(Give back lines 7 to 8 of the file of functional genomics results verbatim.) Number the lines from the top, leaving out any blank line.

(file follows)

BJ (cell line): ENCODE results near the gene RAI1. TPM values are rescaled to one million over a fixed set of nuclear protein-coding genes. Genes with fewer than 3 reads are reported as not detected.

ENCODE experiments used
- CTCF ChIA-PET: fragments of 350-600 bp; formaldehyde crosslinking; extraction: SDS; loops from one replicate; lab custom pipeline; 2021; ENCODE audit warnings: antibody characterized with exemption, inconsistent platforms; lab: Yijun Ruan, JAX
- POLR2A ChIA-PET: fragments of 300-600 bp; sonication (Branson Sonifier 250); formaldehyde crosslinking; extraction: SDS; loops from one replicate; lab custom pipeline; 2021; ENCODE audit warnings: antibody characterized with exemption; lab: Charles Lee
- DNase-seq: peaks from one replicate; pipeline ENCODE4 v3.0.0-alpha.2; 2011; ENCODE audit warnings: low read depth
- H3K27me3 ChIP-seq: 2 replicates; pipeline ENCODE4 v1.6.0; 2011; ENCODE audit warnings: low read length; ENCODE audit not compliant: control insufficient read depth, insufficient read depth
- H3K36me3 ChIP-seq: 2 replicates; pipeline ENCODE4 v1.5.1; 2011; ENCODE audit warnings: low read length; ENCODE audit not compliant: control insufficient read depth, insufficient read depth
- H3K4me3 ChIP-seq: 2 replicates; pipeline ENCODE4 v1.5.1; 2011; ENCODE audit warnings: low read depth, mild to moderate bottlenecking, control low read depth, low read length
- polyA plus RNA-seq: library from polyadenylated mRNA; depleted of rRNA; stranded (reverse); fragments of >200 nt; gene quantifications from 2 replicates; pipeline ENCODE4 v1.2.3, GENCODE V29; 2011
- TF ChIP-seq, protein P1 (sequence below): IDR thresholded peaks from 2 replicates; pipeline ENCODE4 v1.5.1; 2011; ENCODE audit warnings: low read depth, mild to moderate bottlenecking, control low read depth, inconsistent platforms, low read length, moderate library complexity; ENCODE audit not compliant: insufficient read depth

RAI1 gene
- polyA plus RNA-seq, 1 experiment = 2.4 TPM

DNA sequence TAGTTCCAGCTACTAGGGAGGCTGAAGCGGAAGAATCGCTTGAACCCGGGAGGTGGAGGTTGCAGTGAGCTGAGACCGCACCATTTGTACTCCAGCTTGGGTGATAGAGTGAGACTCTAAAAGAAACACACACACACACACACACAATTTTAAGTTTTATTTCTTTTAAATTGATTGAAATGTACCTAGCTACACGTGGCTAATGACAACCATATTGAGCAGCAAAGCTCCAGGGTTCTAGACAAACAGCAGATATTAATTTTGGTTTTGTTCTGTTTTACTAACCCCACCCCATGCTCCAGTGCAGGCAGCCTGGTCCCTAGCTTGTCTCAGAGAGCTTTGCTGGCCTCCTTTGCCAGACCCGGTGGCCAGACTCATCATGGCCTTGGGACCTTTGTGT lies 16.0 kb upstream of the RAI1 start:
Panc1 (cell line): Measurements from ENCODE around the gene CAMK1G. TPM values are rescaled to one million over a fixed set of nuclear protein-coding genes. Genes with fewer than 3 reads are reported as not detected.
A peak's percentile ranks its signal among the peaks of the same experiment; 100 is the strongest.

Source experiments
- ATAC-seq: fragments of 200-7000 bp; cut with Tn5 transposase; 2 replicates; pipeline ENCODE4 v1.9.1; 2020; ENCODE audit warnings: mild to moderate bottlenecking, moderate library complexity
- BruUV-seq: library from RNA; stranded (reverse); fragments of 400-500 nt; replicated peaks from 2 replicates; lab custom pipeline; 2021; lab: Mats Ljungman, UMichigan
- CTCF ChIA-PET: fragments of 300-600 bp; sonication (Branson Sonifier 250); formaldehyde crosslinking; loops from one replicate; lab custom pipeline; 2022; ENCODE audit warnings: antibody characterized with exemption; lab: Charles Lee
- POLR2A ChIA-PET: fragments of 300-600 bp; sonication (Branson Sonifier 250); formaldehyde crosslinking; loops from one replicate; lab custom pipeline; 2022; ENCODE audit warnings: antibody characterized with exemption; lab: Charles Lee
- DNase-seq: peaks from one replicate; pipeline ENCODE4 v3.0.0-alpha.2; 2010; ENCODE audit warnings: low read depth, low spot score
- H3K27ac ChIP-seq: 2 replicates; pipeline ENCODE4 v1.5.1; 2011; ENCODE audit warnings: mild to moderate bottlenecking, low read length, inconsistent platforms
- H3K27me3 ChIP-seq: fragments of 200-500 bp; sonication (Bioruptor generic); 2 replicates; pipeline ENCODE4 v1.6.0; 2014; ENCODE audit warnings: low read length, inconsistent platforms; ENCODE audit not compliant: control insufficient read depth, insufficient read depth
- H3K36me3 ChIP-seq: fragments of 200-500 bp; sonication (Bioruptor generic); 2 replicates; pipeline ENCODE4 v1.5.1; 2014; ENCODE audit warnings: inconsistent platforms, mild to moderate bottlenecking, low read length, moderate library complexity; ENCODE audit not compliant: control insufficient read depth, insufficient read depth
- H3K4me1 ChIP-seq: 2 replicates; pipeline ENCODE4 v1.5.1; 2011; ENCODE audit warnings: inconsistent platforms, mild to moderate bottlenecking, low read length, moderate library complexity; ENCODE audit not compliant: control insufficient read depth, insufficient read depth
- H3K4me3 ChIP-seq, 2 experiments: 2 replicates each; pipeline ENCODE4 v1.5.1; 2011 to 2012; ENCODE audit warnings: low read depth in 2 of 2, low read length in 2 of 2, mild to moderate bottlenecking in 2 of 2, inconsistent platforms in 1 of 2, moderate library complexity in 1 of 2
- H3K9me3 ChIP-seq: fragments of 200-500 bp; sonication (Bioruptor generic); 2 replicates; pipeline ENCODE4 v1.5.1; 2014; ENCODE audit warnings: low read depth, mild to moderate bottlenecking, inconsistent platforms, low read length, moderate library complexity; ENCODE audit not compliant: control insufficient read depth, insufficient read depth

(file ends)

- H3K36me3 ChIP-seq: 2 replicates; pipeline ENCODE4 v1.5.1; 2011; ENCODE audit warnings: low read length; ENCODE audit not compliant: control insufficient read depth, insufficient read depth
- H3K4me3 ChIP-seq: 2 replicates; pipeline ENCODE4 v1.5.1; 2011; ENCODE audit warnings: low read depth, mild to moderate bottlenecking, control low read depth, low read length